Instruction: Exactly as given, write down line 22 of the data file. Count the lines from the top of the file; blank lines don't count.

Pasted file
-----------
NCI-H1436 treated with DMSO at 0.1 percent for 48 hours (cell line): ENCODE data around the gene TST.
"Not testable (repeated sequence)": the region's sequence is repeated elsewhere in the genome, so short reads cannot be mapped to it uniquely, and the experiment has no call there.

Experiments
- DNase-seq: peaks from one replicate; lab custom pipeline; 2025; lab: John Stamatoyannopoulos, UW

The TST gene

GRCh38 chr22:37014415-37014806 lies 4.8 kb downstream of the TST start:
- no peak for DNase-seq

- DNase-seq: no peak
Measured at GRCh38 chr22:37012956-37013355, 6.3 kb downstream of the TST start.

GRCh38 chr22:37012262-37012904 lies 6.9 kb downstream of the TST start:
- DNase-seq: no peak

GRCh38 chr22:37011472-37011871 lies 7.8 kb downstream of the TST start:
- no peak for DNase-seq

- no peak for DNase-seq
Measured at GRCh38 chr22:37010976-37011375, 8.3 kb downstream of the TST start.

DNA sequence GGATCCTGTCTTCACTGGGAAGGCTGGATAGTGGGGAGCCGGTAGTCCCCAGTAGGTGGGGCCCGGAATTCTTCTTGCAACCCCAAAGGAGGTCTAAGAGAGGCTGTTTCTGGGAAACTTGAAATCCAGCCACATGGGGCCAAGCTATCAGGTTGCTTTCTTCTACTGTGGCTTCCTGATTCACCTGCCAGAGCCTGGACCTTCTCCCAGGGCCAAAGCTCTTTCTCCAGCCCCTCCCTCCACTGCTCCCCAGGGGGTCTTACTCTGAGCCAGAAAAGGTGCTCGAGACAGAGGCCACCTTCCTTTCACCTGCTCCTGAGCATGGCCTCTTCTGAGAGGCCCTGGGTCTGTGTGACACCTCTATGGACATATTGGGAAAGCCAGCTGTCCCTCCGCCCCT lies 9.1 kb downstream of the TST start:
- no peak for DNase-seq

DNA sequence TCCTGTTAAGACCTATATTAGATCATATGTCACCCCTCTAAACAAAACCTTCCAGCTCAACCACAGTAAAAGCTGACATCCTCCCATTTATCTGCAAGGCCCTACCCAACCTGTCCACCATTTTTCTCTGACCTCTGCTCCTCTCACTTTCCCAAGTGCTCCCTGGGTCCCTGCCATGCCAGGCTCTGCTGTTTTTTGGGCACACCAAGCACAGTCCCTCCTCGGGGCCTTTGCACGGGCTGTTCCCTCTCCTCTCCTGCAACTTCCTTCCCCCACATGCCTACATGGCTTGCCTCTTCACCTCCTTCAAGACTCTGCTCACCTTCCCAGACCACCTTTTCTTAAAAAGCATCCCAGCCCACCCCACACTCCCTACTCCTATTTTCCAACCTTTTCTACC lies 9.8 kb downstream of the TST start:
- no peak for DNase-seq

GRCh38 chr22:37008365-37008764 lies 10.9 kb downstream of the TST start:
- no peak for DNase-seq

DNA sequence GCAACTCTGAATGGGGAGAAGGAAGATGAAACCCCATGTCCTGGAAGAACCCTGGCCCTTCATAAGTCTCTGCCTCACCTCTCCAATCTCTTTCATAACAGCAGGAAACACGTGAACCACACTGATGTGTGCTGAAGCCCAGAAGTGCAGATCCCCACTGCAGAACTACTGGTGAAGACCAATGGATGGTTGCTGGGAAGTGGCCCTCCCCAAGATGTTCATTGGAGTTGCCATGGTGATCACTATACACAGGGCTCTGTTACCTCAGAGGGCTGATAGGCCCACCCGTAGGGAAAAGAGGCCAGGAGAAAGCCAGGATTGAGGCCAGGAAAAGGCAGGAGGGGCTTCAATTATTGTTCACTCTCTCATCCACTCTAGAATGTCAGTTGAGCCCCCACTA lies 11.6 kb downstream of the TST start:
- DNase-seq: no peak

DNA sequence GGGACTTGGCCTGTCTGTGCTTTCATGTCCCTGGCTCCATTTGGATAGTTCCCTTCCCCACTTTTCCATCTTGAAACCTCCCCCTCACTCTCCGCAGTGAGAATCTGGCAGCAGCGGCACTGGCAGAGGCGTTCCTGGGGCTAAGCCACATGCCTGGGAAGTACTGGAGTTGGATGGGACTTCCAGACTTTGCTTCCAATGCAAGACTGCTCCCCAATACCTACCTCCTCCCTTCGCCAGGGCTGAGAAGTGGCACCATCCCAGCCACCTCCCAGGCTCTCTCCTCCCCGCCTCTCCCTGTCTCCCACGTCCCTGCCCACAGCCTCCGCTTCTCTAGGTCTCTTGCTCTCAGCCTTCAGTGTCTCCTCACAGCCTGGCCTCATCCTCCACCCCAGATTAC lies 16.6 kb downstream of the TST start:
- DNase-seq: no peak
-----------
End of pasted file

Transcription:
DNA sequence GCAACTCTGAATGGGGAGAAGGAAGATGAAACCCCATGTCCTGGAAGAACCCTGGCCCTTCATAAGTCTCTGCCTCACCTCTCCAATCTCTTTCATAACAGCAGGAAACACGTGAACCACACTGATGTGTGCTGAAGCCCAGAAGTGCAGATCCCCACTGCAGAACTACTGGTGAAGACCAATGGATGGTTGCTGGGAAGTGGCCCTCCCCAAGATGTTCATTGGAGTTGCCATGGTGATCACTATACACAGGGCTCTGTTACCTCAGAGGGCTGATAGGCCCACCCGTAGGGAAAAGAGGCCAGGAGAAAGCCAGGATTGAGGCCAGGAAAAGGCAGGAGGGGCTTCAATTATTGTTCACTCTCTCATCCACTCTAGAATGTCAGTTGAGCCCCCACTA lies 11.6 kb downstream of the TST start: